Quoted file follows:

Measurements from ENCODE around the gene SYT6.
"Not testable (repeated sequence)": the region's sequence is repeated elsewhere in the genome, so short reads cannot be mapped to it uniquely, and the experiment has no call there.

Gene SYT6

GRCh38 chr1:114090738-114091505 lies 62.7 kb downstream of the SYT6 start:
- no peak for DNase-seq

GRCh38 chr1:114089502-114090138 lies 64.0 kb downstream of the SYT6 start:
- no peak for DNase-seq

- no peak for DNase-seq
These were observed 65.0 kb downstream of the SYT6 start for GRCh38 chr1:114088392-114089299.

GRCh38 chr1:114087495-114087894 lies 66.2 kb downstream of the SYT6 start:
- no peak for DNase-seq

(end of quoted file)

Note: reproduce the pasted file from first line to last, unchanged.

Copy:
Measurements from ENCODE around the gene SYT6.
"Not testable (repeated sequence)": the region's sequence is repeated elsewhere in the genome, so short reads cannot be mapped to it uniquely, and the experiment has no call there.

Gene SYT6

GRCh38 chr1:114090738-114091505 lies 62.7 kb downstream of the SYT6 start:
- no peak for DNase-seq

GRCh38 chr1:114089502-114090138 lies 64.0 kb downstream of the SYT6 start:
- no peak for DNase-seq

- no peak for DNase-seq
These were observed 65.0 kb downstream of the SYT6 start for GRCh38 chr1:114088392-114089299.

GRCh38 chr1:114087495-114087894 lies 66.2 kb downstream of the SYT6 start:
- no peak for DNase-seq